September 19, 2019 -- Nearly half of all cancer drugs approved in Europe between 2014 and 2016 were deemed high risk of bias, indicating treatment effects may have been exaggerated. These were the findings of a study conducted by researchers at 7 institutions in the UK and US and published in BMJ on September 18.
The goal of the research was to examine design characteristics, risk of bias, and reporting adequacy of randomized controlled trials of cancer drugs approved by the European Medicines Agency (EMA). The evidence provided in this study builds on previous claims that drug approvals in Europe lack sufficient scientific evidence.
The European Union's EMA has a 'gold standard' for evaluating treatment effectiveness based on randomized controlled trials. A team of international researchers examined the design, risk of bias, and reporting of randomized controlled trials that supported European approvals of cancer drugs from 2014 to 2016 to determine if any of the factors distort treatment efficacy and therefore validity of findings.
During this period, the EMA approved 32 new cancer drugs on the basis of 54 studies. Of these, 41 (76%) were randomized controlled trials; 39 had available publications and were therefore included in the study. Only seven of the approvals were supported by two or more randomized controlled trials.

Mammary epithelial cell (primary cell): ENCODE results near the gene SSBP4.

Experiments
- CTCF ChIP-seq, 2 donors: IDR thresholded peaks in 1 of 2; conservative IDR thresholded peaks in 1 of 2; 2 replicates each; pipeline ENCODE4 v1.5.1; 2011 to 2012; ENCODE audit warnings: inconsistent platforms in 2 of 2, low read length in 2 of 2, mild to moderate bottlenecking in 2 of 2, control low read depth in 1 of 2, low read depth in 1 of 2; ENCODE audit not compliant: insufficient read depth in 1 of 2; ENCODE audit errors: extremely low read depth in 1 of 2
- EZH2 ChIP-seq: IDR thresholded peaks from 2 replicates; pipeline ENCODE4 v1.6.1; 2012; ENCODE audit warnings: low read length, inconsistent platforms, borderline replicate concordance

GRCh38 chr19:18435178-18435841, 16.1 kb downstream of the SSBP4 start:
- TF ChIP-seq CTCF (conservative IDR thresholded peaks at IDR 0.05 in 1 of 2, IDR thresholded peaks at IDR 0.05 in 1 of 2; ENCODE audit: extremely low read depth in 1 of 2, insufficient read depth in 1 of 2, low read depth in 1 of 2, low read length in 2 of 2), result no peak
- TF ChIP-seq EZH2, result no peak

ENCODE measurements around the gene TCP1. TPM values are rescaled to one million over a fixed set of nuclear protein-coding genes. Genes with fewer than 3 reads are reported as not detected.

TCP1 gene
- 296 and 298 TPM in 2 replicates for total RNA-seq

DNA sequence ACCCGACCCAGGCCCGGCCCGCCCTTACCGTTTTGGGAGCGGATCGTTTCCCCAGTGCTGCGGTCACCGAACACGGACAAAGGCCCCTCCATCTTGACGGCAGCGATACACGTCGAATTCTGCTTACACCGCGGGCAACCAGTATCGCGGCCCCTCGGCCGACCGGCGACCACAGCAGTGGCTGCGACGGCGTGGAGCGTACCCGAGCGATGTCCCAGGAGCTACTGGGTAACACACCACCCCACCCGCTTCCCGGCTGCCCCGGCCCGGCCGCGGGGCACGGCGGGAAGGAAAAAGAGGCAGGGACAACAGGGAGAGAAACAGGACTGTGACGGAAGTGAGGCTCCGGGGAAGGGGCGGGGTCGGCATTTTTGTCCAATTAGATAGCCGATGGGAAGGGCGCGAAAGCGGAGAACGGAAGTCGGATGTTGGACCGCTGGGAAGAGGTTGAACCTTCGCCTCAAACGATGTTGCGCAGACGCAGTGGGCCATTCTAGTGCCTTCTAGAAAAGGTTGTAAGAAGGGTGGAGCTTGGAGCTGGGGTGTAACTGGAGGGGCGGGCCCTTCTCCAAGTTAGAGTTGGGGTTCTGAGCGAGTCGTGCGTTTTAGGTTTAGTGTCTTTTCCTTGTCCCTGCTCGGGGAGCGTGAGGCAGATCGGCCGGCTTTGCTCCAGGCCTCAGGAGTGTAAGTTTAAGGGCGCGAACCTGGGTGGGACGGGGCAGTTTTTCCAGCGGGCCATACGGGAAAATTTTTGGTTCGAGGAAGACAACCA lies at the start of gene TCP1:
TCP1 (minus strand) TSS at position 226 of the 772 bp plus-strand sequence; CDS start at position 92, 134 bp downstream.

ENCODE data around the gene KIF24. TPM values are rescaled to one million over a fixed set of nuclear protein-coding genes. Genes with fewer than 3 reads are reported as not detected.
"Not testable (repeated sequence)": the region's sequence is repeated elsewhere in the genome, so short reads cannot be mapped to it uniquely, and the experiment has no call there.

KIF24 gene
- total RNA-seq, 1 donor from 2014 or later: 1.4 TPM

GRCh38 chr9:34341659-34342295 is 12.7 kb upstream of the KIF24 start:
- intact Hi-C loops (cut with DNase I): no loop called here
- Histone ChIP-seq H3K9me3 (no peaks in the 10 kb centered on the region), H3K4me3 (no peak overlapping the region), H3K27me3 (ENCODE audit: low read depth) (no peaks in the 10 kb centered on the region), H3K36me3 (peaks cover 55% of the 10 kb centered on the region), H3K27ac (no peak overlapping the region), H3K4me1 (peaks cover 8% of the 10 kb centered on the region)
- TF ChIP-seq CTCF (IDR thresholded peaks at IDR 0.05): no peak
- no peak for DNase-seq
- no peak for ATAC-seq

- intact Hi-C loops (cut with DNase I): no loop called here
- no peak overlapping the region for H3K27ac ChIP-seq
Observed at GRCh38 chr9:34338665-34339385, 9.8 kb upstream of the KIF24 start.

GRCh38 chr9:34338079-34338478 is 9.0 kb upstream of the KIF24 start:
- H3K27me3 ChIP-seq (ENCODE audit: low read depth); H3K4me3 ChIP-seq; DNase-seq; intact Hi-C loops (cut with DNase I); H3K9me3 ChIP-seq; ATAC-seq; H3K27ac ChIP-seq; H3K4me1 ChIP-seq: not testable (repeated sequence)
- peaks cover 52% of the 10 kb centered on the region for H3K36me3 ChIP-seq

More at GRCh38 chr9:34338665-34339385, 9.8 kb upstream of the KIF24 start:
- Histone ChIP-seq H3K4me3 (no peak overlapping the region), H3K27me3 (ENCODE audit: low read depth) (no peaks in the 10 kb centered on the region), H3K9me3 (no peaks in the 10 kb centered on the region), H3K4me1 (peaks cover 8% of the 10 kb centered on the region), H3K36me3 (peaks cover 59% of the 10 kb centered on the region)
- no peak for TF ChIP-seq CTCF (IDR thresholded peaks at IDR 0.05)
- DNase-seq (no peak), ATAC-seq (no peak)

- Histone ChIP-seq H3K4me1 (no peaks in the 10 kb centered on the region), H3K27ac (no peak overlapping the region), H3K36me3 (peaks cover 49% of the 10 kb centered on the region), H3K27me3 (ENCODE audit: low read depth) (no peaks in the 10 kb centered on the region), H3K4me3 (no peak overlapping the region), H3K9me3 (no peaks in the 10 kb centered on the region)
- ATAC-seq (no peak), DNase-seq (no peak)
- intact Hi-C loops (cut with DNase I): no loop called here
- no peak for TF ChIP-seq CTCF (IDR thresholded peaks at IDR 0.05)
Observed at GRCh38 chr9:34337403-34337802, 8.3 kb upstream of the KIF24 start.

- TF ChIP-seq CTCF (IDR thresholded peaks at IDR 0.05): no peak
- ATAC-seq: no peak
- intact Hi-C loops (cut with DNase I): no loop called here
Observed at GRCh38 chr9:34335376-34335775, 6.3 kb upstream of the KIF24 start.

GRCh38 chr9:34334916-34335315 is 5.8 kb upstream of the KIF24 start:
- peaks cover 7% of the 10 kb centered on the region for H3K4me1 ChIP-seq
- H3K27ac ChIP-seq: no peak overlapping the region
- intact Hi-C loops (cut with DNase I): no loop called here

Only 10 trials (26%) measured overall survival as a main (primary) endpoint. The remaining 29 trials (74%) evaluated indirect measures of clinical benefit, such as free survival, evaluated disease response, event-free survival, or safety, which do not always reliably predict whether a patient will live longer or have a better quality of life.
23 randomized controlled trials had some concerns because of deviations from intended interventions, which reflected either lack of blinding or risk of compromised blinding. 10 trials were judged to be at high risk of bias owing to missing outcome data and seven because of measurement of the outcome.
Overall, 19 trials (49%) were judged to be at high risk of bias because of deficits in their design, conduct, or analysis. Trials that evaluated overall survival were at lower risk of bias than those that evaluated surrogate measures of clinical benefit.
Regulators identified additional problems with 10 of the 32 new drugs (31%) approved over this period, but these concerns rarely surfaced in the scientific literature. Overall, the content and consistency of reporting varied between the two sources.
The findings of the study confirm the need to improve the design, conduct, analysis and reporting of cancer drug clinical trials. The researchers call for regulatory action to ensure pharmaceutical companies routinely evaluate their products responsibly. They also advocate for the use of overall survival as a primary endpoint in cancer drug trials because it has an inherent low risk of bias.
The study urges policymakers, researchers, and clinicians "to carefully consider risk of bias in pivotal trials that support regulatory decisions, and the extent to which new cancer therapies offer meaningful benefit to patients."
Limitations of the study include: did not include clinical study reports, evaluated "risk" of bias rather than bias itself, some of the bias might be unavoidable because of the complexity of cancer trials.
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